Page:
September 15, 2020 - This article was first published in First Policy Response. The author was asked to contribute responses to the following questions: What issue are you most concerned about when it comes to resuming classes, and how should we deal with it? How will post-secondary education be different two years from now as a result of COVID-19? The original publications, along with responses from other contributors, can be found here and here.
It is becoming increasingly likely that most post-secondary courses will be online this fall.
However, this does not inclusively engage all Northern Ontarians. Nearly 121,000 dwellings in Northern Ontario have bandwidth speeds below the Canadian Radio-television and Telecommunications Commission’s target downloading and uploading speeds (50/10 mbps). And almost 38,000 of those dwellings only have access to a fixed internet connection, which isn’t stable and can be weakened by weather conditions and physical obstructions.
Rural areas of Ontario’s northern regions are disproportionately affected by the lack of digital infrastructure. As an example, downloading basic documents from an email at Lac La Croix First Nation can take an hour. How, then, are rural students in Ontario’s north supposed to easily access and participate in online classes this fall?
The federal government promised up to 6 million dollars to ensure all Canadians have access to internet of an adequate speed by 2030, but it is unlikely that developments on this will be made in time to help online learners this fall.
In the meantime, post-secondary institutions themselves should survey how many students are living in rural areas without quality internet access and what their course enrolments are. To allow rural students to actively participate, post-secondary institutions could require their instructors to pre-record online lectures, allow lengthy time windows to submit assignments, and not place high emphasis on Zoom class participation. Concessions like these need to be made for rural students to fully participate in online higher education.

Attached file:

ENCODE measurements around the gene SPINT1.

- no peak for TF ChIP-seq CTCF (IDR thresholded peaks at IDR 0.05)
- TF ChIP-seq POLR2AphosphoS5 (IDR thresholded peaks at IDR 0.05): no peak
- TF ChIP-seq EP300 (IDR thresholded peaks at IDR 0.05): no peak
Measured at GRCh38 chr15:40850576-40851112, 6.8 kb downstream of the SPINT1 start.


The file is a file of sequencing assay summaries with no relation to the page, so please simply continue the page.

The pandemic could also mean that post-secondary courses remain online for the next two years. While this allows learners to complete their studies remotely, some of the benefits students get from post-secondary learning will be lost.
For most new graduates to get work in their fields, they need more than just their degree or diploma. The soft skills graduates learn from study abroad experiences, experiential learning and leadership in extracurriculars, for example, all go a long way in job competition.
The heightened hurdles for students to gain experiences this summer and the lack of opportunities to develop soft skills in post-secondary settings could mean new graduates will have fewer marketable skills, and will suffer in the labour market.
Of course, there was a federal plan to address summer experiences for students. While the Canada Student Service Grant (CSSG) has become associated with controversy, it’s students that are disadvantaged. As we approach the last month of summer break, there does not appear to be a solution.
Post-secondary leaders should consider ways to engage students beyond Zoom classes. Supporting students’ remote co-ops and offering remote work-integrated learning opportunities are potential options. Perhaps non-profits who could have benefitted from CSSG volunteers could partner with education institutions so students could receive course credits to volunteer during the semester. The federal funds allocated to the CSSG could be directed to post-secondary institutions to help facilitate these opportunities and pay students for their contributions. Not only will this make institutions more competitive, students will benefit post-graduation.
Hilary Hagar was a Research Analyst at NPI
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